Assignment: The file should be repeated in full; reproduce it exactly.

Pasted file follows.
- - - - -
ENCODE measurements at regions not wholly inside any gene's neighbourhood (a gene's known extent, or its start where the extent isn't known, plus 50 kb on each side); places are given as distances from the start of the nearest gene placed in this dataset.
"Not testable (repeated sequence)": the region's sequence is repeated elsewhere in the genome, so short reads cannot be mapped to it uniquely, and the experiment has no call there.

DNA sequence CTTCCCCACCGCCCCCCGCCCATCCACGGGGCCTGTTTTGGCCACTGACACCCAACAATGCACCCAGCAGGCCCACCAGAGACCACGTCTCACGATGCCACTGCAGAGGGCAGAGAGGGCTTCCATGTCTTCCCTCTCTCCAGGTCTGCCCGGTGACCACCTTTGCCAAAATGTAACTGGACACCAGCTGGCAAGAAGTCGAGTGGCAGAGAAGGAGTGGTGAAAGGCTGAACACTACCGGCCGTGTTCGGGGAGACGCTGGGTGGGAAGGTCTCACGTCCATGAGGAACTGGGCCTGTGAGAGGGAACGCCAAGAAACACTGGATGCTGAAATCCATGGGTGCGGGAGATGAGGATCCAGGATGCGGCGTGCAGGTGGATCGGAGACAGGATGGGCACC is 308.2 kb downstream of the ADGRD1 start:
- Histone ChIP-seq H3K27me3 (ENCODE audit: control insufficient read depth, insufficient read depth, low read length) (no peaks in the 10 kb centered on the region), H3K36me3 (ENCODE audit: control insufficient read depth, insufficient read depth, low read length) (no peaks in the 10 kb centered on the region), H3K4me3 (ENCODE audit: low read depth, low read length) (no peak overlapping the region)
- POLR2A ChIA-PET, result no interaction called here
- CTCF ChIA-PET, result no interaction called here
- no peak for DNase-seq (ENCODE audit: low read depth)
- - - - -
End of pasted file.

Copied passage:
ENCODE measurements at regions not wholly inside any gene's neighbourhood (a gene's known extent, or its start where the extent isn't known, plus 50 kb on each side); places are given as distances from the start of the nearest gene placed in this dataset.
"Not testable (repeated sequence)": the region's sequence is repeated elsewhere in the genome, so short reads cannot be mapped to it uniquely, and the experiment has no call there.

DNA sequence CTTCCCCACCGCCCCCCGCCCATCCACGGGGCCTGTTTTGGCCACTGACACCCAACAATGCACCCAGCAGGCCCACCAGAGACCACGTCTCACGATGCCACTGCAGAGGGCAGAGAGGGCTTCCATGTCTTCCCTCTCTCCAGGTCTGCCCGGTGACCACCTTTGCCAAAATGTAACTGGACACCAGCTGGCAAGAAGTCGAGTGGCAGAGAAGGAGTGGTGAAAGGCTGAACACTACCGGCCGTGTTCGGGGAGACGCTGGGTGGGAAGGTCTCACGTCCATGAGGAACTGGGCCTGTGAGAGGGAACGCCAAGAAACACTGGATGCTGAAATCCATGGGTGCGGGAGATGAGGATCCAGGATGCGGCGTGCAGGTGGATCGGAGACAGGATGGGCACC is 308.2 kb downstream of the ADGRD1 start:
- Histone ChIP-seq H3K27me3 (ENCODE audit: control insufficient read depth, insufficient read depth, low read length) (no peaks in the 10 kb centered on the region), H3K36me3 (ENCODE audit: control insufficient read depth, insufficient read depth, low read length) (no peaks in the 10 kb centered on the region), H3K4me3 (ENCODE audit: low read depth, low read length) (no peak overlapping the region)
- POLR2A ChIA-PET, result no interaction called here
- CTCF ChIA-PET, result no interaction called here
- no peak for DNase-seq (ENCODE audit: low read depth)